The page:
Visitors to Dartmoor Zoo can do a lot more than just look at the animals as the company offer the opportunity to play tug of war with lions and tigers.
The zoo, which the Hollywood film We Bought A Zoo starring Matt Damon was based on, started advertising their ‘Human vs. Beast’ experience earlier this month.
For £15, children as young as eight can take on the big felines in a game of tug-of-war, with the lions and tigers pulling the rope inside their cage, while their opponents take on the challenge from the safety of the other side of the fence.
Dartmoor Zoo shared a video showing their keepers playing the game with a tiger earlier this month, when they wrote:
Dragan showed the keepers how strong he is and defeated them pretty quickly!
This type of enrichment is very important to keep the cats fit and healthy, making them work for their food and build muscle mass. This is enrichment we do with them over the colder months.
Want to get involved over half term? Ring the zoo as places are already being booked up!
DRAGAN VS THE KEEPERSDragan showed the keepers how strong he is and defeated them pretty quickly!This type of enrichment is very important to keep the cats fit and healthy, making them work for their food and build muscle mass. This is enrichment we do with them over the colder months.Want to get involved over half term? Ring the zoo as places are already being booked up!
Posted by Dartmoor Zoological Park on Thursday, 7 February 2019
You can now book our human versus beast experience. It is available between 16th-24th February and is £15pp for people aged 8+.
It will either be with our male tiger Dragan or our male lion Jasiri.
Though staff at the zoo claimed the games keep the lions and tigers fit and healthy, animals rights activists have criticised the organisation and the challenge.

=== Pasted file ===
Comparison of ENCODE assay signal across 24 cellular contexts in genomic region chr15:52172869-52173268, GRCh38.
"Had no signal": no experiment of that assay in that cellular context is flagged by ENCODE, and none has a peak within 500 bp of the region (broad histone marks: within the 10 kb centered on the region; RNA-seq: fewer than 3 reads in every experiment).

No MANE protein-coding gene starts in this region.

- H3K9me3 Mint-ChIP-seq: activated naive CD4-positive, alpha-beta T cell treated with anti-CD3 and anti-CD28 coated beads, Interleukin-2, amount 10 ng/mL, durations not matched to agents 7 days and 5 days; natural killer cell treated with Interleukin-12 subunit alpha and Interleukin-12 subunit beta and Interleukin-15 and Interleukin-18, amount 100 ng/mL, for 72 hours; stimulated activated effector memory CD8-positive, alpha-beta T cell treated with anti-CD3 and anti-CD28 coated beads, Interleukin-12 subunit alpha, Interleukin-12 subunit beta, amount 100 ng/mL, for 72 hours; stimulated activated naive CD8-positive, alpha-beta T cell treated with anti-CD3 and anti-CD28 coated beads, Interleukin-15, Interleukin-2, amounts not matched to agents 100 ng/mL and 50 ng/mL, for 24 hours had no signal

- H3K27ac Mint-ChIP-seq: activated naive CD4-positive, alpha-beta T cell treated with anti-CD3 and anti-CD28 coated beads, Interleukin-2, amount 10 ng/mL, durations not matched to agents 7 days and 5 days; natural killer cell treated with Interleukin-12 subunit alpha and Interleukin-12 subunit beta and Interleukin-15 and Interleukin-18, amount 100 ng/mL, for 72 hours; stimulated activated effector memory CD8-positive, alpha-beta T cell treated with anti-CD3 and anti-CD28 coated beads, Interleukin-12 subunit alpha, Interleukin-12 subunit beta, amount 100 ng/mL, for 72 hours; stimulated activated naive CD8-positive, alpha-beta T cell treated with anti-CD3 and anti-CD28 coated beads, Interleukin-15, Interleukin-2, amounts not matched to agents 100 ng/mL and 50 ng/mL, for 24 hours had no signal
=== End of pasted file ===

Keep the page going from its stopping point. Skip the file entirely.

— Benjamin Mee (@benjaminmee1) January 31, 2019
In a tweet to Datmoor Zoo, The Born Free Foundation wrote:
@DartmoorZoo to offer ‘Human vs Beast Experience’ this February half-term. Is a tug of war game with a lion or tiger really the way to inspire respect for these animals?
RT to urge the zoo to rethink this! #Don’tBuyCaptivity #KeepWildlifeinTheWild.
.@DartmoorZoo to offer ‘Human vs Beast Experience’ this February half-term. Is a tug of war game with a lion or tiger really the way to inspire respect for these animals? RT to urge the zoo to rethink this! #DontBuyCaptivity #KeepWildlifeInTheWild 🦁🐯 pic.twitter.com/7LvnjmAoZQ
— Born Free Foundation (@BornFreeFDN) February 18, 2019
While it’s of course sad to see the animals locked up, I don’t think there’s any harm in playing games with the ones in the zoo if it really does benefit their health and fitness.
The tiger in the video wasn’t forced to grab the other end of the rope, and he could have let go if he had wanted to.
Ideally the animals wouldn’t be locked up at all, but allowing them to have more interaction with visitors and keepers can surely only be a good thing for those that are.
Still, the experience has caused a lot of controversy, with a petition being set up in an attempt to put a stop to the challenge. In response to the backlash, zoo owner Benjamin Mee explained he stood by his decision.
According to Plymouth Live, he said:
People are making a fuss about nothing. I think this is 100 per cent the right thing to be doing; the lion loves it.
One of problems people have potentially raised is the lion doesn’t get fed unless he wins, but obviously that isn’t the case. Another issue is around his teeth – well, have you seen pictures of lions tugging at wildebeests’ faces?
The owner continued:
Their teeth are really strong – they are not coming out. But that’s nature isn’t it, it’s gruesome. In the wild the level of force a lion puts its whole physique through is considerably more than we can replicate.
They do genuinely tug with other animals over carcases [sic] and one of the things for him personally is he understands it’s for his benefit.
What do you think about the challenge?
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Emily Brown first began delivering important news stories aged just 13, when she launched her career with a paper round. She graduated with a BA Hons in English Language in the Media from Lancaster University, and went on to become a freelance writer and blogger. Emily contributed to The Sunday Times Travel Magazine and Student Problems before becoming a journalist at UNILAD, where she works on breaking news as well as longer form features.